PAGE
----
The symptoms of overdosage may include bradycardia, hypotension, acute cardiac insufficiency and bronchospasm.
General treatment should include: close supervision, treatment in an intensive care ward, the use of gastric lavage, activated charcoal and a laxative to prevent absorption of any drug still present in the gastrointestinal tract, the use of plasma or plasma substitutes to treat hypotension and shock. The possible uses of haemodialysis or haemoperfusion may be considered.
Excessive bradycardia can be countered with atropine 1-2 mg intravenously and/or a cardiac pacemaker. If necessary, this may be followed by a bolus dose of glucagon 10mg intravenously. If required, this may be repeated or followed by an intravenous infusion of glucagon 1-10mg/hour depending on response. If no response to glucagon occurs or if glucagon is unavailable, a beta-adrenoceptor stimulant such as dobutamine 2.5 to 10 micrograms/kg/ minute by intravenous infusion may be given. Dobutamine, because of its positive inotropic effect could also be used to treat hypotension and acute cardiac insufficiency. It is likely that these doses would be inadequate to reverse the cardiac effects of beta-adrenoceptor blockade if a large overdose has been taken. The dose of dobutamine should therefore be increased if necessary to achieve the required response according to the clinical condition of the patient.
Bronchospasm can usually be reversed by bronchodilators.
AVETEN is contraindicated in patients with a known hypersensitivity to atenolol or any of the excipients.
AVETEN should not be administered in patients with bradycardia; cardiogenic shock; hypotension; metabolic acidosis; severe peripheral arterial circulatory disturbances; second or third degree heart block; sick sinus syndrome; untreated phaeochromocytoma; uncontrolled heart failure.
Special Precautions
ATENOLOL as with other beta- blockers: Should not be withdrawn abruptly. The dosage should be withdrawn gradually over a period of 7-14 days, to facilitate a reduction in beta-blocker dosage. Patients should be followed during withdrawal, especially those with ischaemic heart disease.
When a patient is scheduled for surgery, and a decision is made to discontinue beta- blocker therapy, this should be done at least 24 hours prior to the procedure. The risk- benefit assessment of stopping beta- blockade should be made for each patient. If treatment is continued, an anaesthetic with little negative inotropic activity should be selected to minimise the risk of myocardial depression. The patient may be protected against vagal reactions by intravenous administration of atropine.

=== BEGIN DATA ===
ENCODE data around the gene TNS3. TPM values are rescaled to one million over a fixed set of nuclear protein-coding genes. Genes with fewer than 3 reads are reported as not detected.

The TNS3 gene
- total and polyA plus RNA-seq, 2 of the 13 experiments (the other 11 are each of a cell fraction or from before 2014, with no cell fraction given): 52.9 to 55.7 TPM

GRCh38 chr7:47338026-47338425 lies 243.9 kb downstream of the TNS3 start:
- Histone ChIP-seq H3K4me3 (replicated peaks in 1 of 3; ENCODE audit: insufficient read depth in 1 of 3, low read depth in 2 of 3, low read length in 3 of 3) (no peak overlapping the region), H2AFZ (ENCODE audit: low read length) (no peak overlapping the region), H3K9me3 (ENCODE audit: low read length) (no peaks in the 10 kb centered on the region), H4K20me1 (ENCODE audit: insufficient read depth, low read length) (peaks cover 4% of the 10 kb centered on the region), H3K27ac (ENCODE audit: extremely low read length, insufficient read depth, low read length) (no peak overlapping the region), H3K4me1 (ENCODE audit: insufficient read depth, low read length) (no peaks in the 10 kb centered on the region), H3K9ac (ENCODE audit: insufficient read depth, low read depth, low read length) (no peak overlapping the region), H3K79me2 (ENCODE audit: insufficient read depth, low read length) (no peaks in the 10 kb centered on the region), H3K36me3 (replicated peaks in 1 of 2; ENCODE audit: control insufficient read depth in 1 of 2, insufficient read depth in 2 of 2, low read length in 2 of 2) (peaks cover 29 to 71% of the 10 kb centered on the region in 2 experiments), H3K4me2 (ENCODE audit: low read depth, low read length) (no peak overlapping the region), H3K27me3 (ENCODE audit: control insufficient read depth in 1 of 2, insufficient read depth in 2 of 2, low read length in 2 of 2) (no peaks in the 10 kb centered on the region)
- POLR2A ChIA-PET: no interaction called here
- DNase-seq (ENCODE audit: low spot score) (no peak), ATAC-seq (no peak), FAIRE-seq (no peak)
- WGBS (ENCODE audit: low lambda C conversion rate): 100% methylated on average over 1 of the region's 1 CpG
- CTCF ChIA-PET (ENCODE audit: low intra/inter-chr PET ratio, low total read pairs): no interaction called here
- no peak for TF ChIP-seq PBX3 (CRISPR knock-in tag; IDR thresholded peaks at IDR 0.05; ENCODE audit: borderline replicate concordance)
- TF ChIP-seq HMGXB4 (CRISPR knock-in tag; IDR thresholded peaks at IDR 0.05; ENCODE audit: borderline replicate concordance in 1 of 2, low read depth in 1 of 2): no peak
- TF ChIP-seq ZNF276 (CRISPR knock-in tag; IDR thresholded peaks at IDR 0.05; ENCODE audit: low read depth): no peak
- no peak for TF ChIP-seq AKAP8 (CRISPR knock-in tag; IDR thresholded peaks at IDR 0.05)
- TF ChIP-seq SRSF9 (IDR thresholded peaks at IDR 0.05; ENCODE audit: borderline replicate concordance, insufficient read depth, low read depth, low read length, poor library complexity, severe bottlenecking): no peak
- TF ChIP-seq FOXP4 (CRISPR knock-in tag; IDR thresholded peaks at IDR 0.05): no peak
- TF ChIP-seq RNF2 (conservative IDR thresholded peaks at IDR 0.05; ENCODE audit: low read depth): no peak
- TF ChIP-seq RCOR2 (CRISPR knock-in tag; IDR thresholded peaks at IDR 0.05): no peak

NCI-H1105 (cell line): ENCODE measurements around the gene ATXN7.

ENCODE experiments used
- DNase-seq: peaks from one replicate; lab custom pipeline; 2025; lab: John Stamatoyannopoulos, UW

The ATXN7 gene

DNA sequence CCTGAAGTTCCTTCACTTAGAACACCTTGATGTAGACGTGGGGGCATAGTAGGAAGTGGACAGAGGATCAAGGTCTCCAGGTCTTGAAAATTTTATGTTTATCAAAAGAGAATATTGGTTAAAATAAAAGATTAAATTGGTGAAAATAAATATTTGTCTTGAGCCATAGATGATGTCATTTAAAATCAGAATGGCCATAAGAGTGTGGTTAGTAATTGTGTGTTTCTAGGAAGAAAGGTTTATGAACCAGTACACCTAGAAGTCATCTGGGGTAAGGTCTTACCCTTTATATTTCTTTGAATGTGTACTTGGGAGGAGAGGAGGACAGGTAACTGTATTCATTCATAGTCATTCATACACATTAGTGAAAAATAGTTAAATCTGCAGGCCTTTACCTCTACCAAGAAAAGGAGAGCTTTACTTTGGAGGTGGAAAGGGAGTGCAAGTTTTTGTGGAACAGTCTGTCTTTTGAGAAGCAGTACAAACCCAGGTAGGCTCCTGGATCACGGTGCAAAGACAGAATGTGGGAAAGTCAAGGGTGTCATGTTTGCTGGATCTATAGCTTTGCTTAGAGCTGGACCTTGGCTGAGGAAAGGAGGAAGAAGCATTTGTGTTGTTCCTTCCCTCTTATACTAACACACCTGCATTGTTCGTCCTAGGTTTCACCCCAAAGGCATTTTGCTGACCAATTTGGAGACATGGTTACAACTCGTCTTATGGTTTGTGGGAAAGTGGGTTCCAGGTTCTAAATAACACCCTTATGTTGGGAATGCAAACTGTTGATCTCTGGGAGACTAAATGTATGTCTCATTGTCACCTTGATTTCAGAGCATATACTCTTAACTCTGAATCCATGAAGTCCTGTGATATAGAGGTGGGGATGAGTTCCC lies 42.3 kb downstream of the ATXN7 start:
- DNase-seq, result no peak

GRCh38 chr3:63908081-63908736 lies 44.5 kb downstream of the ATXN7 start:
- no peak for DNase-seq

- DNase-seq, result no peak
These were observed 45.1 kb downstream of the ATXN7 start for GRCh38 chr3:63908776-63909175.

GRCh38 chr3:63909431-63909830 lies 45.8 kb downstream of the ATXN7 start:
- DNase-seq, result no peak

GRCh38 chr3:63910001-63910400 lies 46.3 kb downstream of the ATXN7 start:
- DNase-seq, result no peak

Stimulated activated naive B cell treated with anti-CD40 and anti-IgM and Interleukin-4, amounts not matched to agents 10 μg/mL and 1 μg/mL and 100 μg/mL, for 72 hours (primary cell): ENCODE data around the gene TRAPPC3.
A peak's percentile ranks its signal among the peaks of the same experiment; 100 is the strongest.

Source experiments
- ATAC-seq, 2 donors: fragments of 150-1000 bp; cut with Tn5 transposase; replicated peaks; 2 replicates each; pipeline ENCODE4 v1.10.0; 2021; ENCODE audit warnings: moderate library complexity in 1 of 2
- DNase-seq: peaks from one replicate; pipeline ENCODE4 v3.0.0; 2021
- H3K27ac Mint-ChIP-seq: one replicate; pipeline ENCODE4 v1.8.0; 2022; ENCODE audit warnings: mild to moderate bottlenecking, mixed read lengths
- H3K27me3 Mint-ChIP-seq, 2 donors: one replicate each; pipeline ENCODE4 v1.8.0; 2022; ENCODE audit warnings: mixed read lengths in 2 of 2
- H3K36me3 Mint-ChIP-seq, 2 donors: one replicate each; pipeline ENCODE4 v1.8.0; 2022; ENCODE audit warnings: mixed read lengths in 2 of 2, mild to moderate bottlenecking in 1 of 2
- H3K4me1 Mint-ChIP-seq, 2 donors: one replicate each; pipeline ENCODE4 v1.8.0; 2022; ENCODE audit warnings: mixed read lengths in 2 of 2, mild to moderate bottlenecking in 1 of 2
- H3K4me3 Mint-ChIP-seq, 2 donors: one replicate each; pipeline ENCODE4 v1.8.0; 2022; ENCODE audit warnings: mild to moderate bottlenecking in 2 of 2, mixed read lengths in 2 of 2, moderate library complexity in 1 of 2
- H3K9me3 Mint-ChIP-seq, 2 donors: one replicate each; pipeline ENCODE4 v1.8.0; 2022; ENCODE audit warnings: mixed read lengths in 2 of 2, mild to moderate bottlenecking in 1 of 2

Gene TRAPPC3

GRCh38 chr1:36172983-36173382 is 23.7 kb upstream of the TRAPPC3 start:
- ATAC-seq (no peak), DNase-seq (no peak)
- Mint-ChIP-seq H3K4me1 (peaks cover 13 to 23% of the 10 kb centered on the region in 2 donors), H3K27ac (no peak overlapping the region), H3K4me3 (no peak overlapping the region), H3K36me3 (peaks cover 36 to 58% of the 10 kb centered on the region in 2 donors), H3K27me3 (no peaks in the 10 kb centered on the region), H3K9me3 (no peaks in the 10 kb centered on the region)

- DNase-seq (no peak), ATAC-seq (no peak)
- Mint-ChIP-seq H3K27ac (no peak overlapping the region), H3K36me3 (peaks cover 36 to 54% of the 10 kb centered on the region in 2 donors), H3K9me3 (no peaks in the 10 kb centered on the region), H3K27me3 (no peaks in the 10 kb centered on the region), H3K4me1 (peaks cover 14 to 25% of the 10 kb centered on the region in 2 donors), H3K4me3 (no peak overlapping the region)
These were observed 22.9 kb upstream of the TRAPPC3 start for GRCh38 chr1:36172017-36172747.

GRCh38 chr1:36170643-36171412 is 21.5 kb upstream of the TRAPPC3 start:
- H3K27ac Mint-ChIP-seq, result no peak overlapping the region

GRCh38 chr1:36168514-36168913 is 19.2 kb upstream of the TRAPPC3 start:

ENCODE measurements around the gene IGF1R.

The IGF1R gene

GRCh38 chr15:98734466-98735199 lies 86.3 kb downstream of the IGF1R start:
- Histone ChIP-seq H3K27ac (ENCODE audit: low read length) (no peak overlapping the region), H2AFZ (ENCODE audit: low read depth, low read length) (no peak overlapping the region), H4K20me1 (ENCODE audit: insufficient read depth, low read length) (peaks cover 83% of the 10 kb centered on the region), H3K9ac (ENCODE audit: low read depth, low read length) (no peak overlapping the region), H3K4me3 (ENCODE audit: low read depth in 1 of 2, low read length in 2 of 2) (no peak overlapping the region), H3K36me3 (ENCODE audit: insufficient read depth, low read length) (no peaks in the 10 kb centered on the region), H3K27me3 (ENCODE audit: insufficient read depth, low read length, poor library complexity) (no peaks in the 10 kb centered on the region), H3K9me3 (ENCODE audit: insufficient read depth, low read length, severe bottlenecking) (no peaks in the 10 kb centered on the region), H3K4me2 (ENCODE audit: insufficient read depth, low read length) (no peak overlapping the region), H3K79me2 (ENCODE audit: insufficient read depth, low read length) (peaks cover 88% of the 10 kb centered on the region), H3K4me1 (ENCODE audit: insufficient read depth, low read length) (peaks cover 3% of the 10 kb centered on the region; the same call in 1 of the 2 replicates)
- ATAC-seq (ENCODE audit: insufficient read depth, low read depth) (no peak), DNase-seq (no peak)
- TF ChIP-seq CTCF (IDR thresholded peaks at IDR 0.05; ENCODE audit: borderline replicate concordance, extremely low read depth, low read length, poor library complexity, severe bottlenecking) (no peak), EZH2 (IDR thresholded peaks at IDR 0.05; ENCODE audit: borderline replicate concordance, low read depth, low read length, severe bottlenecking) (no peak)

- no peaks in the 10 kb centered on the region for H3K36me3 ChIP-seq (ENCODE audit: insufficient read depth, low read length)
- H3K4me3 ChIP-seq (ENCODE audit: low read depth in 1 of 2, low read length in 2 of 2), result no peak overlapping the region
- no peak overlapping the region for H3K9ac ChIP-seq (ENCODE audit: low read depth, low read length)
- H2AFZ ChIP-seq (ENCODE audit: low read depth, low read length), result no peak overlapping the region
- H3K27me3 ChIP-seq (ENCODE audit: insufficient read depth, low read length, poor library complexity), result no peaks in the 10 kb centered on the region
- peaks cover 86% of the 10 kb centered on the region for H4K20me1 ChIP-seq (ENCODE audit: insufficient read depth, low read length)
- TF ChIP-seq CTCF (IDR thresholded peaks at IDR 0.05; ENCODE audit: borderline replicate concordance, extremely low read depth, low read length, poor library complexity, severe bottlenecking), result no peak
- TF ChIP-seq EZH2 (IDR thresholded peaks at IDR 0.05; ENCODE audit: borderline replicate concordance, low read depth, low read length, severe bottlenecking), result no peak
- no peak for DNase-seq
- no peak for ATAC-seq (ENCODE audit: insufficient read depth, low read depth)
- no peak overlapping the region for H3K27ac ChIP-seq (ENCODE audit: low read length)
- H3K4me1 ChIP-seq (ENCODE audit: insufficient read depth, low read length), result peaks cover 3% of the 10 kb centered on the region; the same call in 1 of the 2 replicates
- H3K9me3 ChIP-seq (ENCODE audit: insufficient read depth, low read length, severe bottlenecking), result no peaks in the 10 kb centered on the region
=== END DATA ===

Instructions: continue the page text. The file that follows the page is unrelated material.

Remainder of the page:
Although contraindicated in uncontrolled heart failure , may be used in patients whose signs of heart failure have been controlled. Caution must be exercised in patients whose cardiac reserve is poor.
May increase the number and duration of angina attacks in patients with Prinzmetal's angina due to unopposed alpha- receptor mediated coronary artery vasoconstriction. ATENOLOL is a beta1- selective beta- blocker; consequently, its use may be considered although utmost caution must be exercised.
Although contraindicated in severe peripheral arterial circulatory disturbances, may also aggravate less severe peripheral arterial circulatory disturbances.
Due to its negative effect on conduction time, caution must be exercised if it is given to patients with first-degree heart block.
May mask the symptoms of hypoglycaemia, in particular, tachycardia.
May mask the signs of thyrotoxicosis.
Will reduce heart rate as a result of its pharmacological action. In the rare instances when a treated patient develops symptoms which may be attributable to a slow heart rate and the pulse rate drops to less than 50-55 bpm at rest, the dose should be reduced.
May cause a more severe reaction to a variety of allergens when given to patients with a history of anaphylactic reaction to such allergens. Such patients may be unresponsive to the usual doses of adrenaline ( epinephrine) used to treat the allergic reactions.
May cause a hypersensitivity reaction including angioedema and urticaria.
Should be used with caution in the elderly, starting with a lesser dose.
Since ATENOLOL is excreted via the kidneys, dosage should be reduced in patients with a creatinine clearance of below 35 ml/min/1.73m2.
Although cardioselective (beta1) beta- blockers may have less effect on lung function than non-selective beta-blockers, as with all beta-blockers, these should be avoided in patients with reversible obstructive airways disease, unless there are compelling clinical reasons for their use. Where such reasons exist, ATENOLOL may be used with caution. Occasionally, some increase in airways resistance may occur in asthmatic patients however, and this may usually be reversed by commonly used dosage of bronchodilators such as salbutamol or isoprenaline. The label and patient information leaflet for this product state the following warning: "If you have ever had asthma or wheezing, you should not take this medicine unless you have discussed these symptoms with the prescribing doctor".